Advanced Computing in the Age of AI|Tuesday, April 7, 2020
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In-Memory Platform Targets Real-Time Data 

Querying real-time data on a massive scale remains a huge infrastructure hurdle that is increasingly being addressed by in-memory data grids. Hazelcast Inc., an in-memory computing vendor and partner C24 Technologies have rolled out an in-memory approach that promises to reduce enterprise data storage by as much as half.

The partners said Wednesday (Sept. 9) their "Hypercast" in-memory computing platform responds to the inability of relational database management systems to keep pace with massive data volumes. Its low-latency in-memory approach is said to provide faster processing and querying of real-time data.

The partners maintain that one of the keys to achieving real-time, low-latency performance is the ability to ingest, store and query data in-memory. The catch is that traditional in-memory computing approaches sacrifice real-time queries for data compression and faster transmission speeds.

The Hypercast partnership combines Hazelcast's open-source in-memory computing platform with London-based C24's Preon Java-based data binding technology. The partners are promising that the combination of in-memory data grids with data compression techniques would yield "sub-millisecond" data access speeds.

The partners claimed that internal benchmark testing of Preon data running on the Hypercast platform reached "microsecond speeds."

While Hazelcast claims its binary storage approach helps reduce memory and storage requirements for complex data by "many orders of magnitude," Preon is leveraged in the new platform to ingest and compact high volumes of complex data messages into byte arrays using C24's "virtual getter" interface. In testing, C24 said 7 KB messages were compacted to 200 bytes.

The partners added that compression capability has been folded into the Hypercast platform that runs on Hazelcast's elastic cluster of memory servers. They can be be sized to scale depending on the application.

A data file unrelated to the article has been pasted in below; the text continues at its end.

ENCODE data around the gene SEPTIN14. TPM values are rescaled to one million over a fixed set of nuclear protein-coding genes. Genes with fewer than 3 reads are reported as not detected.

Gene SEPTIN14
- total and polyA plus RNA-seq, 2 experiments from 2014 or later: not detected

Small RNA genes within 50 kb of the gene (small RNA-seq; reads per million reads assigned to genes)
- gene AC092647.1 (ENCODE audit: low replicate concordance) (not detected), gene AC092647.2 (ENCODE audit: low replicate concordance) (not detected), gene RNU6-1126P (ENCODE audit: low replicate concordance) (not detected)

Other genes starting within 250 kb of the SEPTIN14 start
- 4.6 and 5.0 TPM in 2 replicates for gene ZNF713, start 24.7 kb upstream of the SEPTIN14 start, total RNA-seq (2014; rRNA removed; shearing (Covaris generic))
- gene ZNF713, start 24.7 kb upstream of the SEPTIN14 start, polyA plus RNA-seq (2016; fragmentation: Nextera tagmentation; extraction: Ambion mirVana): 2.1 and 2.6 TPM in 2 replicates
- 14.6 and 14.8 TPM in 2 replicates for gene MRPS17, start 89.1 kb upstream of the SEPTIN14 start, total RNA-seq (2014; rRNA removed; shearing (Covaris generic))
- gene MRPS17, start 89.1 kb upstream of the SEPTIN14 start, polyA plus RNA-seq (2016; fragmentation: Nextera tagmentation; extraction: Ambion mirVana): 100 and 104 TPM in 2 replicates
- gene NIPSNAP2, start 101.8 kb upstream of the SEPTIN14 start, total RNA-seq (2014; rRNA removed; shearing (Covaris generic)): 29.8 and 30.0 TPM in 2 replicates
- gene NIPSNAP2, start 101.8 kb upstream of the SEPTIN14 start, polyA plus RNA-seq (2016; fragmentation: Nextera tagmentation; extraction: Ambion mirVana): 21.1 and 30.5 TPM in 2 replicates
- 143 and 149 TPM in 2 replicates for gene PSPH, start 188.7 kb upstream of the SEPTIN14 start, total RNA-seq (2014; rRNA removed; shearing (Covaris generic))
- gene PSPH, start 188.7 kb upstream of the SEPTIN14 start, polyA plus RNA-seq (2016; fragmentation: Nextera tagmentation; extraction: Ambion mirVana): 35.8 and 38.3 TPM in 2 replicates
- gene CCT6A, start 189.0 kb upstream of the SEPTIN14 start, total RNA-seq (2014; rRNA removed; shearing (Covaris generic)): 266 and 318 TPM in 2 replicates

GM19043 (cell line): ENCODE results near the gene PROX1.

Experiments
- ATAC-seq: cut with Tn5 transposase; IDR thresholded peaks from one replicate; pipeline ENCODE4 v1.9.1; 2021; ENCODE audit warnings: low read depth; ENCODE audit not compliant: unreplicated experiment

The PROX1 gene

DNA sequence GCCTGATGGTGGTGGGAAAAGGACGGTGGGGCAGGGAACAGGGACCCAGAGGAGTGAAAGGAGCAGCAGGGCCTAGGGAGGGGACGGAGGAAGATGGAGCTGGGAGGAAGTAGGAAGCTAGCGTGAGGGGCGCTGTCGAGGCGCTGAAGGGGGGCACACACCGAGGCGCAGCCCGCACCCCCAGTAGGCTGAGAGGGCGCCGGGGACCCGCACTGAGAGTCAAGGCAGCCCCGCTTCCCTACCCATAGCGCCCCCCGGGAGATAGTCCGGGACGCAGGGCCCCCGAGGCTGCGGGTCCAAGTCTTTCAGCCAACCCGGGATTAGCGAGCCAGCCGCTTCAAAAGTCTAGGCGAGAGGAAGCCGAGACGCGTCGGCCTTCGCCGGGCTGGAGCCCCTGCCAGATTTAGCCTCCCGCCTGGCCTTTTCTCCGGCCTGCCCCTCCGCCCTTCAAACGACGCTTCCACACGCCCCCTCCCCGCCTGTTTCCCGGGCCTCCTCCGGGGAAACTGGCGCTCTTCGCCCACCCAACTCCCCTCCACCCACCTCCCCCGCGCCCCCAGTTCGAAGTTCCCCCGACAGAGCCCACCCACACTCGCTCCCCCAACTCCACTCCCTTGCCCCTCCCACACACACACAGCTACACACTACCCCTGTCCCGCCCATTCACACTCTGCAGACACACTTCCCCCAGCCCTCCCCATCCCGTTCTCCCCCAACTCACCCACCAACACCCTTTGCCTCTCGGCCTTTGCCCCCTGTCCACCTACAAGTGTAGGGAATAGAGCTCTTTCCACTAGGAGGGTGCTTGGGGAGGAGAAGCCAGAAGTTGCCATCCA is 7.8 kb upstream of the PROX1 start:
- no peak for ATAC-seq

Among Hazelcast's financial services customers are Capital One, the Chicago Board Options Exchange and Deutsche Bank. In-memory vendors and financial services software providers are looking for new ways to reduce the cost of huge data volumes by reducing memory footprint without sacrificing fast database queries.

The partners said an unnamed financial services software vendor benchmarked Hypercast against other platforms. The Preon data format was found to store "nearly twice as much data in the same memory footprint" as competing serialization approaches, the partners claimed.

The benchmark results are available here.

The result, the partners assert, is much faster processing of tens of millions of messages per second along with an equal volume of queries.

The demand for real-time data access at scale is growing, especially in the financial services sector. That partners cited industry estimates that the in-memory data grid market is forecast to grow at a 32 percent compound annual rate over the next five years.

They Hypercast platform appears to meet at least some of the key requirements for migrating to in-memory platforms. Among these, experts note, is the ability to optimized in-memory computing for specific applications. As data volumes soar, in-memory systems also need to scale up to the industry standard of about 6 TB. Experts predict that larger systems operated by financial services firms running systems like SAP HANA may require databases as large as 30 TB.

Hazelcast said the new platform incorporates its high-density memory store designed to move "hundreds of terabytes."

About the author: George Leopold

George Leopold has written about science and technology for more than 30 years, focusing on electronics and aerospace technology. He previously served as executive editor of Electronic Engineering Times. Leopold is the author of "Calculated Risk: The Supersonic Life and Times of Gus Grissom" (Purdue University Press, 2016).

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